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Breastfeeding the Late Preterm Infant: A Grounded Theory Study

Demirci, Jill Radtke (2012) Breastfeeding the Late Preterm Infant: A Grounded Theory Study. Doctoral Dissertation, University of Pittsburgh. (Unpublished)

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Late preterm infants (LPIs), born between 34 0/7 and 36 6/7 weeks gestation, are reported to experience suboptimal breastfeeding rates and significant morbidity related to inadequate breast milk intake. Although unrecognized physiological immaturities are often implicated in these issues, breastfeeding is a complex phenomenon impacted by multiple and interrelated social, medical, and system-level factors. This dissertation addresses the available evidence on breastfeeding outcomes and patterns within the LPI population and also includes a population-level analysis of LPI breastfeeding initiation. The main study, however, utilized grounded theory techniques to examine the maternal experience of breastfeeding a late preterm infant. Ten late preterm mother-infant dyads participated in the study, which incorporated serial interviews and several other data collection methods, over a 6-8 week period after delivery. Breastfeeding in the LPI population was found to be a fluctuating, cascade-like progression of trial and error, influenced by a multitude of contextual factors and events and culminating in breastfeeding continuation (with or without future caveats regarding breastfeeding duration or exclusivity) or cessation. The trajectory was explained by the basic psychosocial process Weighing Worth against Uncertain Work, which encompassed the tension between breastfeeding motivation, the intensity of breastfeeding work, and ambiguity surrounding infant behavior and feeding cues. Several sub-processes were also identified: Playing the Game; Letting Him be the Judge vs. Accommodating Both of Us; and Questioning Worth vs. Holding out Hope. Our theoretical model indicates that mothers of LPIs require early, extended, and intensive breastfeeding support that emphasizes management strategies and the connection between infant prematurity and observed behaviors.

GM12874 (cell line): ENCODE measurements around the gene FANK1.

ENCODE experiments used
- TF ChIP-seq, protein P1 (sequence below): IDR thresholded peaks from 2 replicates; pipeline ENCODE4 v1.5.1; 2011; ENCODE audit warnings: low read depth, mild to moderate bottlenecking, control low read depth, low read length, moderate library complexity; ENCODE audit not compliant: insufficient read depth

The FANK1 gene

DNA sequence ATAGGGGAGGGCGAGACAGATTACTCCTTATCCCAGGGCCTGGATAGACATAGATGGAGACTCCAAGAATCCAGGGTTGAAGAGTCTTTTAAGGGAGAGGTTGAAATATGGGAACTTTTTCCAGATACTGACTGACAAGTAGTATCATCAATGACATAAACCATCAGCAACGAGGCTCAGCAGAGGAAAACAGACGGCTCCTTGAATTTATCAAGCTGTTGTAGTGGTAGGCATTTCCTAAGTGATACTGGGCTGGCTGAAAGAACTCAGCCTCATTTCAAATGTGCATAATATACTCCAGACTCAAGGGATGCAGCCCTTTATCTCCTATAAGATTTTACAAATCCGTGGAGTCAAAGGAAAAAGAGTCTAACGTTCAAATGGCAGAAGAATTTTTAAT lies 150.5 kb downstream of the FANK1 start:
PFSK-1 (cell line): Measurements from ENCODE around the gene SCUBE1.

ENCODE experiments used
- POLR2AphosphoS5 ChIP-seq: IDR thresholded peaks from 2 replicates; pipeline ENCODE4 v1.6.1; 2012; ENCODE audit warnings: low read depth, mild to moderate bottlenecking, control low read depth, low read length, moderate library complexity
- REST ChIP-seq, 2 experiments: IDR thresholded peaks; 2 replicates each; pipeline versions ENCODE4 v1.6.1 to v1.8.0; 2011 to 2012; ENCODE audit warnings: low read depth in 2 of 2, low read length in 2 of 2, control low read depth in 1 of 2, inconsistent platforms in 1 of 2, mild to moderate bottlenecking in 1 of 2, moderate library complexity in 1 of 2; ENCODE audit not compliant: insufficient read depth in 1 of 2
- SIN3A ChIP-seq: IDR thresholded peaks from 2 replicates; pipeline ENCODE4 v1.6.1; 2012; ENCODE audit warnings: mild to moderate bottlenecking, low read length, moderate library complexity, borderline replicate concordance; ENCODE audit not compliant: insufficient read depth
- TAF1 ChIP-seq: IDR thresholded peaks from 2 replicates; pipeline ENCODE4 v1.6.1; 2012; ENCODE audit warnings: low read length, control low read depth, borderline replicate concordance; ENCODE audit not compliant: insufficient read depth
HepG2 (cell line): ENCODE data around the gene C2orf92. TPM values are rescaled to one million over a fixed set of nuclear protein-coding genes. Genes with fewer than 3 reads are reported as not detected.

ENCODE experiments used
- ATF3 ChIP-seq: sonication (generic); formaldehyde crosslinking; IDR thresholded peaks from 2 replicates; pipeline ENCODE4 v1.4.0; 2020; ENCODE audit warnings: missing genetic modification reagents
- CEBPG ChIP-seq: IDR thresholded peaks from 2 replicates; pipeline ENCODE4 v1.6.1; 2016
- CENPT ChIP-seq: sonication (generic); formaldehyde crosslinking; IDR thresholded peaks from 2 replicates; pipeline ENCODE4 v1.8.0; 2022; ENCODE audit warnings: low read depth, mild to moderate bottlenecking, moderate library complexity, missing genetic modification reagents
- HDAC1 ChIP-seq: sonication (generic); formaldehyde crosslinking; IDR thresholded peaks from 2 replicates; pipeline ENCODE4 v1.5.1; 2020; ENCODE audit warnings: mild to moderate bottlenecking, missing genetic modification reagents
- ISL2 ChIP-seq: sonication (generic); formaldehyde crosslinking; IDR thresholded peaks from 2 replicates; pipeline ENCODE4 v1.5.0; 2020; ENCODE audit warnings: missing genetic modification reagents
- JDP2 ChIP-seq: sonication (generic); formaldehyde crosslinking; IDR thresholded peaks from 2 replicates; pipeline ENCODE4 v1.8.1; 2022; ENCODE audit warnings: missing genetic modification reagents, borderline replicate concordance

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Item Type: University of Pittsburgh ETD
Status: Unpublished
CreatorsEmailPitt UsernameORCID
Demirci, Jill Radtkejvr5@pitt.eduJVR5
ETD Committee:
TitleMemberEmail AddressPitt UsernameORCID
Committee ChairCohen, Susan M.cohensu@pitt.eduCOHENSU
Committee CoChairHapp, Mary Bethmhapp@pitt.eduMHAPP
Committee MemberBogen, Debra
Committee MemberAlbrecht, Susan A.saa01@pitt.eduSAA01
Date: 6 June 2012
Date Type: Publication
Defense Date: 23 May 2012
Approval Date: 6 June 2012
Submission Date: 31 May 2012
Access Restriction: No restriction; Release the ETD for access worldwide immediately.
Number of Pages: 234
Institution: University of Pittsburgh
Schools and Programs: School of Nursing > Nursing
Degree: PhD - Doctor of Philosophy
Thesis Type: Doctoral Dissertation
Refereed: Yes
Uncontrolled Keywords: breast feeding; lactation; infant, preterm; late preterm; grounded theory; theoretical model
Date Deposited: 06 Jun 2012 18:51
Last Modified: 15 Nov 2016 13:58


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